The Daily Telegraph - Saturday

Agony Uncle

The author and broadcaste­r answers your questions. Write to DearRichar­d@

- Richard Madeley

My parents won’t let me go on a micro-adventure

QI am a 16-year-old boy in secondary education. Lately, I’ve wanted to live more adventurou­sly. I started following amazing people who have done amazing things on social media. I learned about “micro-adventures”. I recently asked my parents if I could take a train away, and cycle back home (about 3 hours), with a night over in a field – somewhere legal, obviously – in my tent and sleeping bag.

Immediatel­y, I was bombarded with problems. You can’t fix a tyre, you don’t have enough road experience, you have never done this before, we won’t know where you are. Eventually they just said I was too young.

Now I feel discontent­ed. I feel like I can’t do anything until I live somewhere else, but that seems a long time to wait. How can I convince them to let me do this, and let them know this is how I want my life to be?

– Oliver, via email

Dear Oliver


Well, you’ve written to the right person: I’m pretty much completely in your corner. Good grief, at 16 you’re old enough to get married and take up a full-time job, let alone go for a moderately long bike ride and camp out overnight.

But you’re going to have to address your parents’ specific worries. If you know how to fix a puncture, make sure they know you know; if you don’t, then learn. (Trust me, it’s a stroll in the park – well, more of a roll in the park in your case. Anyway, I could mend a puncture by the time I was half your age.)

Next, plan your exact route back home from the rail station where you plan to get off, including your chosen campsite, and share it with your parents. Promise you’ll stay in touch with regular phone calls home. (Make sure you’ve got a good portable charger.) Remember that they’re not worried because they think you’re not up to this; they’re worried because they love you.

Then, politely but determined­ly, go on the offensive. Ask them how old they think you should be before doing something like this. 17? 18? 21? That’ll focus their thinking.

Perhaps you might consider going with a friend. Your parents would probably feel a lot happier knowing there were two of you watching each other’s backs. I was 14 when I went on my first cycling holiday (around Wales), but I was with a friend and we stayed in youth hostels and recognised campsites. That may not sound as romantic as pitching a tent under the stars, but checking in with some sort of structured organisati­on might reassure your parents even more.

Neverthele­ss, I’m solidly behind you, Oliver. As a parent myself, I completely understand and empathise with your mum and dad’s nervousnes­s: it shows how much they care for you. But parents have to learn to let go, just as children have to learn to be independen­t. And at 16, it’s time you were allowed to begin spreading your wings. This “micro-adventure” is an excellent way to start. Good luck.

Dear Richard My husband is turning into a wine bore Q

Over the past year we have started buying wine by the case from independen­t merchants, and while I’m basically one of the I-know-what-I-like brigade, I can tell we are drinking better quality wine at only modestly increased expense. My husband has always wanted to know more about wine and it’s definitely been a journey for him.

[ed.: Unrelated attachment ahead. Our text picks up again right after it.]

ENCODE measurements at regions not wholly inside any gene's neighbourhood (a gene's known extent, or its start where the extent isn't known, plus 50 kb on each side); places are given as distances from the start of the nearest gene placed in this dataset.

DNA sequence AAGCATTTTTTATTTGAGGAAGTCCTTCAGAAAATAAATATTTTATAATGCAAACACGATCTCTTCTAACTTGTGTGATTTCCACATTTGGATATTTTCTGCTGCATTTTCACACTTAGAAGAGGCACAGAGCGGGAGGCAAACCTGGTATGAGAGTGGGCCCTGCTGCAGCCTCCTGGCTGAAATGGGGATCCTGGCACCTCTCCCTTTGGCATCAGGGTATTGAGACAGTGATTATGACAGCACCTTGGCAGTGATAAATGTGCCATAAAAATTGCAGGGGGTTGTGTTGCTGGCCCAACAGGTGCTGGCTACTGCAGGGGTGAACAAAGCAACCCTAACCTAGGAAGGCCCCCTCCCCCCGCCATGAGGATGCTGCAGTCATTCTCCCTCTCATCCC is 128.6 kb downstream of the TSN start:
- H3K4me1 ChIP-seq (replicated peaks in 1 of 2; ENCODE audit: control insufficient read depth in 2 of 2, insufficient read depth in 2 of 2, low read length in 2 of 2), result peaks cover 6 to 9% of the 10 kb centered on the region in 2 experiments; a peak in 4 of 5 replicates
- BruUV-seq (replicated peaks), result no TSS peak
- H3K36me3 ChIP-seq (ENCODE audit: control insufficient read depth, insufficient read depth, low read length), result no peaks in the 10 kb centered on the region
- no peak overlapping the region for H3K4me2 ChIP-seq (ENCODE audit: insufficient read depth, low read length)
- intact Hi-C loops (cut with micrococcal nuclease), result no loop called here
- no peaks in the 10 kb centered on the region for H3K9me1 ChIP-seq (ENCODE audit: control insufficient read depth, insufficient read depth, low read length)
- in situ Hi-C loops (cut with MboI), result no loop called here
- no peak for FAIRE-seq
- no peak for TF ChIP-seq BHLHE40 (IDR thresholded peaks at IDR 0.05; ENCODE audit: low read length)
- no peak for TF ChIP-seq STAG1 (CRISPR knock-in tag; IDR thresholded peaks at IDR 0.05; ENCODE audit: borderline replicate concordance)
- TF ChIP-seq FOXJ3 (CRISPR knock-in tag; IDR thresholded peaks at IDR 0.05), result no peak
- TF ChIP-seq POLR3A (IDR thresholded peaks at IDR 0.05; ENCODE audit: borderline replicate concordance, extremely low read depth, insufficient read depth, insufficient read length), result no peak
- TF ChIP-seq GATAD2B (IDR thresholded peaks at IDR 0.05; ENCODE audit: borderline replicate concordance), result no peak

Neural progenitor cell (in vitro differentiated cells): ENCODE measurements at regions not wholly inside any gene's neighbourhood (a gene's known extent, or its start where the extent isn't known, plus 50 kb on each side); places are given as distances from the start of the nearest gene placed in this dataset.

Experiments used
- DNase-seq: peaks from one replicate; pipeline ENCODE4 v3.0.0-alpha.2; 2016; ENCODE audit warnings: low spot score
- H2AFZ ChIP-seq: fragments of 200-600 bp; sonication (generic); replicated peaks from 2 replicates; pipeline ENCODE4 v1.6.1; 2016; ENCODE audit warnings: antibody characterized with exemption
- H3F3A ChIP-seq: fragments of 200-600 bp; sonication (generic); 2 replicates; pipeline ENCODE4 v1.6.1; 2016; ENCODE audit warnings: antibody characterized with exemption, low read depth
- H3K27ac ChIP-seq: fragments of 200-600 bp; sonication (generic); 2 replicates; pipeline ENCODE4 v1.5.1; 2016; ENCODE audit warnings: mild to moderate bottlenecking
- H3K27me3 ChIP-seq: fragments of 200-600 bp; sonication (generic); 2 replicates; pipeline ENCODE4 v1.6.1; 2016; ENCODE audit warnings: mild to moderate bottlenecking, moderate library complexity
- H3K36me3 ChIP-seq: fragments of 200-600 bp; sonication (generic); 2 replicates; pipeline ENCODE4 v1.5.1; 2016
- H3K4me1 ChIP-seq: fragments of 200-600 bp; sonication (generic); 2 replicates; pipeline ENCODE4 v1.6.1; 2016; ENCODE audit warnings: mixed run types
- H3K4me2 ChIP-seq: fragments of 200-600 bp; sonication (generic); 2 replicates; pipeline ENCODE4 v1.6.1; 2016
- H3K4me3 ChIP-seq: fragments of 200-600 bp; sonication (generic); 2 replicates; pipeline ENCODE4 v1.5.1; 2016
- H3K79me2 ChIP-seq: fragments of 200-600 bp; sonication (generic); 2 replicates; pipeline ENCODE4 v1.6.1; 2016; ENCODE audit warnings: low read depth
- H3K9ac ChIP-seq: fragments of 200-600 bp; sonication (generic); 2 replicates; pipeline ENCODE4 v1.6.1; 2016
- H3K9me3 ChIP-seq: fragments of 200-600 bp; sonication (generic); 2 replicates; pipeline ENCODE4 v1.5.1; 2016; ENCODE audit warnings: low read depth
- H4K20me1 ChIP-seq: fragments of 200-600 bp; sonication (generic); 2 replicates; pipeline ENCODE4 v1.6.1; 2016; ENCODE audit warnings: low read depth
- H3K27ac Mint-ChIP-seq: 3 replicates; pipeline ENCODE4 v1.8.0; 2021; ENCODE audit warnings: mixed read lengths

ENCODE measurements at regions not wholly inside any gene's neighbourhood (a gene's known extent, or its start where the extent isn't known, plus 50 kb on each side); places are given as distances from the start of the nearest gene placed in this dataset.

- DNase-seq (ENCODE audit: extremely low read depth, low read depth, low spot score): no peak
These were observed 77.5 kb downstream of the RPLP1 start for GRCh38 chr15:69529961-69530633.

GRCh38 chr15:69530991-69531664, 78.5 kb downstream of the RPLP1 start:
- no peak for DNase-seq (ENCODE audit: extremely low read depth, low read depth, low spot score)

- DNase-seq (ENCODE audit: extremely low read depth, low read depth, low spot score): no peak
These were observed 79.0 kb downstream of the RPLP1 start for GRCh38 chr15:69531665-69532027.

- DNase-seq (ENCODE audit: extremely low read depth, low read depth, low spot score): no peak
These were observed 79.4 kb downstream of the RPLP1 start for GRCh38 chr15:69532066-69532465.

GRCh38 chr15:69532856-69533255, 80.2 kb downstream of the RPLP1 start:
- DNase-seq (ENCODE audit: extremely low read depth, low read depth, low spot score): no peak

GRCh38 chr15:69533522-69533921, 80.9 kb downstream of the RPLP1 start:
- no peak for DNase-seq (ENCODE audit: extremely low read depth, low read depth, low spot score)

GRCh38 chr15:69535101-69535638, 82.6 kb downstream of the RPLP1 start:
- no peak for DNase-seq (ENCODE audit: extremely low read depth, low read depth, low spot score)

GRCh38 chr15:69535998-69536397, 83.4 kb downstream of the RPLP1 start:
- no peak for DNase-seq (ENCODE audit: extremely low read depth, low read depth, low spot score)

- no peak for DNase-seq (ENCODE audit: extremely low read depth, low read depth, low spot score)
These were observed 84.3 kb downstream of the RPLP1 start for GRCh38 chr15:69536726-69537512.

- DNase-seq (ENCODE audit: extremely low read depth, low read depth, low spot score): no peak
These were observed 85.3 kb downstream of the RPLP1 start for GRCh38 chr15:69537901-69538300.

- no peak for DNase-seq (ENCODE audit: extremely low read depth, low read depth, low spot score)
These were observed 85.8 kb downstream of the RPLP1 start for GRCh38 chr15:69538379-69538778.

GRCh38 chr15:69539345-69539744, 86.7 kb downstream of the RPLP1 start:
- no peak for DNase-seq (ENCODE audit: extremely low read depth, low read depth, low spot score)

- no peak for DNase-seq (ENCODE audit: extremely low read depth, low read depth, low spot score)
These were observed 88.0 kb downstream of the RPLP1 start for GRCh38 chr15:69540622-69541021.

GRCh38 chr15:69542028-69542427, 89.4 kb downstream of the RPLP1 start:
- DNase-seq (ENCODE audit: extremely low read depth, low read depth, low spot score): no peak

However he is getting to be a bit of a fusspot about it all, policing what we have with what, insisting on the right glass, decanting left right and centre and even reading to me from his new wine book (a Christmas present from me, I admit) at the dinner table. I feel like a heathen for saying this, but I am starting to feel nostalgic for the simple screw-top days of old. I don’t begrudge him his enthusiasm, but I don’t want to live with a wine bore – how can I keep this in check?

– Laura, via email

Dear Laura A

Your letter reminds me of that Simpsons episode where Mr Burns muses on his personal relationsh­ip with art. “I may not know much about art, Smithers, but I know what I hate.” Substitute “wine” for “art” and you and

Burns are on the same page. This is an almost perfect example of a little knowledge being a dangerous thing. Or in your case, a boring thing.

I’m totally with you on this, Laura. When it comes to wine, all I really want to know is: does it taste all right; is it cold/warm enough; did it cost under £15 a bottle (or, if we’re really pushing the boat out, £20). I prefer convenient screw-tops tops to fiddly corks and I couldn’t care less about the year. As for decanting… please. Just put the neck of the bottle above the nearest glass, tilt, consume.

All of which, presumably, would give your husband a fit of the vapours, with all that new-found sensibilit­y of his and his freshly developed “nose”. Like you, I don’t begrudge him that – it’s a civilised hobby to have – but also like you, I would just want to get on with my dinner without a lecture on provenance.

Just be straight with him. Keep in mind that he’s not yet particular­ly secure in his new wine lore, so he’s holding forth for his own sake as much as yours. But tell him that you prefer drinking to thinking, and that you’re finding his fussiness and increasing tendency to hold forth at table both boring and, frankly, unsexy. No man likes to be called either of those things.

Hopefully, he’ll put a cork in it.

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